The increasing momentum for adoption of electronic health records following passage of the American Recovery and Reinvestment Act (http://frwebgate.access.gpo.gov/cgi-bin/getdoc.cgi?dbname=111_cong_bills&docid=f:h1enr.pdf, in particular, Title XIII: Health Information Technology) has fostered continued discussion about the privacy of electronic health care information, a discussion that preceded President Obama’s inauguration (http://www.nytimes.com/2009/01/18/us/politics/18health.html?_r=1).
The debate has engaged representatives from a variety of special interest groups ranging from patient advocacy groups to health care information technology vendors. Within the broader debate, one key issue is that of patient control over the sharing of personal health care information across provider organizations and from provider organizations to other organizations that are not directly involved with care delivery.
Although a coherent case for Personal Health Records (PHRs) was made by the NCVHS (National Committee on Vital and Health Statistics) in a white paper that included broad recommendations for assuring privacy ((http://www.ncvhs.hhs.gov/0602nhiirpt.pdf), there has been little attention paid to using PHRs to assert patient control of the flow of personal health care information within the National Healthcare Information Network. In particular, the Office of the National Coordinator (ONC) has yet to articulate technical requirements that would assure patient control of exchange of health care information (http://healthit.hhs.gov/portal/server.pt?open=512&objID=1200&mode=2),
Technical empowerment of principles of patient privacy is not only feasible and practical, it is taking place today. In this presentation, we shall demonstrate how open source software that includes “security by design” has facilitated implementation of a model for patient privacy in the Netherlands that has been synchronized with patient privacy recommendations from the Health Record Banking Alliance (HRBA) in the United States; the project offers a way for patients in the United States to regain confidence in the privacy of their health care information.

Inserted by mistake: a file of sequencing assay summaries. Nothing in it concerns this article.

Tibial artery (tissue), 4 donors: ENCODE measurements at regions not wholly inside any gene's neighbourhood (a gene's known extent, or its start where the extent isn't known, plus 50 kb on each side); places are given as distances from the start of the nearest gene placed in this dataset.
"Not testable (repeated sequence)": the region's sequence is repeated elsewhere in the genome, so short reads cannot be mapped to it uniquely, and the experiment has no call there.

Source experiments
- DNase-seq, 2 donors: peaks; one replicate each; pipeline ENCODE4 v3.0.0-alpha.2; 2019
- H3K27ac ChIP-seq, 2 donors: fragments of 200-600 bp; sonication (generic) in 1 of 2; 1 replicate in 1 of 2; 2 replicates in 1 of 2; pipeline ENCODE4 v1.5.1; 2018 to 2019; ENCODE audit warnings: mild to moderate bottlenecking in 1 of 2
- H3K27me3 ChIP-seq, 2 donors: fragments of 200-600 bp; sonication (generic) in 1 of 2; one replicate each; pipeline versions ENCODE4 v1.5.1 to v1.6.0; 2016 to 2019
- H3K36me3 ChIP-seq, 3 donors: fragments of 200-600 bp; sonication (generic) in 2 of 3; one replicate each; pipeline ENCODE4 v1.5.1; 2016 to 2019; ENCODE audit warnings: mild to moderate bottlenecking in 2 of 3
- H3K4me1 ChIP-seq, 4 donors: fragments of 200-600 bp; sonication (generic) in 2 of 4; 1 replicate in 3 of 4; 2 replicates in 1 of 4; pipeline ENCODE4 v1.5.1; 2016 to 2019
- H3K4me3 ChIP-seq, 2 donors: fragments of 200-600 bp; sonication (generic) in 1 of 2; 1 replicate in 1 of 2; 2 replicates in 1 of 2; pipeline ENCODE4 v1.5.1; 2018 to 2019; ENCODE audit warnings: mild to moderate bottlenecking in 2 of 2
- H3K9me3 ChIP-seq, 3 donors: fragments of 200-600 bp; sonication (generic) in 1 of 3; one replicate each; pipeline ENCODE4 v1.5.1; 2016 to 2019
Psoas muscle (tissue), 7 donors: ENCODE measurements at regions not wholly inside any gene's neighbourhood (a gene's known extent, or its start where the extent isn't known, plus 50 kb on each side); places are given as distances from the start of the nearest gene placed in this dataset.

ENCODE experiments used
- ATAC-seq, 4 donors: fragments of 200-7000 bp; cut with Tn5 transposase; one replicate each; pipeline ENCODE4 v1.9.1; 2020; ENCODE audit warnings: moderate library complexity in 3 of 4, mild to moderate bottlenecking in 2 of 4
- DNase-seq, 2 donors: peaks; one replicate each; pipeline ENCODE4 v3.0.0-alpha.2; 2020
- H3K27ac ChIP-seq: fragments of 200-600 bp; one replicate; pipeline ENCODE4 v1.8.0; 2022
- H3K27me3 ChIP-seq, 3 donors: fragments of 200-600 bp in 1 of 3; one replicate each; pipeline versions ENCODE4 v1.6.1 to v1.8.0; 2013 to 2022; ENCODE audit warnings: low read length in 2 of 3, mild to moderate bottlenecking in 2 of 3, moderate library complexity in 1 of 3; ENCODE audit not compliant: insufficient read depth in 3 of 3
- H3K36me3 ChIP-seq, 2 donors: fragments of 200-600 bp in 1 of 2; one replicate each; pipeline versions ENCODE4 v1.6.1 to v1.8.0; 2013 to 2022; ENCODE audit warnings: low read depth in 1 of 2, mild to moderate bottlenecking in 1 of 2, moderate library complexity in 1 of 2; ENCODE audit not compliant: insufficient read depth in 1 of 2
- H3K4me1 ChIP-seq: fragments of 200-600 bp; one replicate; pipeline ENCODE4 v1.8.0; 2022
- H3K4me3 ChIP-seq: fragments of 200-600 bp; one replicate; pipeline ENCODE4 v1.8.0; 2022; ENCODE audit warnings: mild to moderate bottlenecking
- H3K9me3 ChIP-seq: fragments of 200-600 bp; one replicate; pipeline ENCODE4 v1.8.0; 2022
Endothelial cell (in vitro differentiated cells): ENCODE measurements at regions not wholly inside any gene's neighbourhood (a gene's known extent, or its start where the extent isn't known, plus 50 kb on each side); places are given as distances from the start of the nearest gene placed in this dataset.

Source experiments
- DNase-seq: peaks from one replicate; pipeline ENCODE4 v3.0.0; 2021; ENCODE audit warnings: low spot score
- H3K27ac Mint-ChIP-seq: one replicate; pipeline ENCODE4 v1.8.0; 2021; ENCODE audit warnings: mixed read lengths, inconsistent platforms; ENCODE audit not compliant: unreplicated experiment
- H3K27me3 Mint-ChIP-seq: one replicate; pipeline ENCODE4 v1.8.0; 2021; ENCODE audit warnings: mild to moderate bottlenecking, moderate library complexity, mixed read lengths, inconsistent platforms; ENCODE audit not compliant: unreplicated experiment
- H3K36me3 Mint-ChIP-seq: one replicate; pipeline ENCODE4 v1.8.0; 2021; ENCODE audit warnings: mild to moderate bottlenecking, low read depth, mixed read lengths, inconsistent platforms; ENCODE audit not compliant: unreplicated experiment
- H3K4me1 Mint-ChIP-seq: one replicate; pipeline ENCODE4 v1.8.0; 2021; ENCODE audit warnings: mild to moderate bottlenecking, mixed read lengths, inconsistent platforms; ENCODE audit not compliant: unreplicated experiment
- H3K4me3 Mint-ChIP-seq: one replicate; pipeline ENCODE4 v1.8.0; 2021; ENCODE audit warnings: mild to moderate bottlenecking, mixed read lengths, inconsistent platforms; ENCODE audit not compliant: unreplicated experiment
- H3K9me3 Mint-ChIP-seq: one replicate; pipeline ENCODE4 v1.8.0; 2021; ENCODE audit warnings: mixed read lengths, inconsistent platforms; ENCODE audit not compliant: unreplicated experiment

Security by Design: Articulating Principles
The HRBA (www.healthbanking.org) has declared that health information privacy refers to an individual’s right to control the acquisition, use, or disclosure of his or her identifiable health data. Their statement is derived from material prepared by the NCVHS (http://www.ncvhs.hhs.gov/060622lt.htm). The HRBA believes that patient privacy and protection of healthcare information is essential for widespread adoption of a nationwide network of health information creation and exchange and that any distribution of healthcare information outside of the organization that created it must be under the control of the patient unless such distribution is mandated by government regulation (such as for public health reporting for critical exercises in epidemiology).
The HRBA has published a set of principles that include the following recommendations for protecting the privacy of personal health care information.
• Health record banks protect the individual consumer’s right to health information privacy and confidentiality by acting as trusted legal custodians of consumers’ health records.
• Health record banks are repositories for trustworthy copies of health information selected or submitted by the consumer from various sources.
• Health information in a health record bank is owned by the consumer and is not an asset of the health record bank.
• Consumers may authorize someone else to manage their health record bank account.
• Health record banks provide consumers and others they authorize with immediate electronic access to their health information.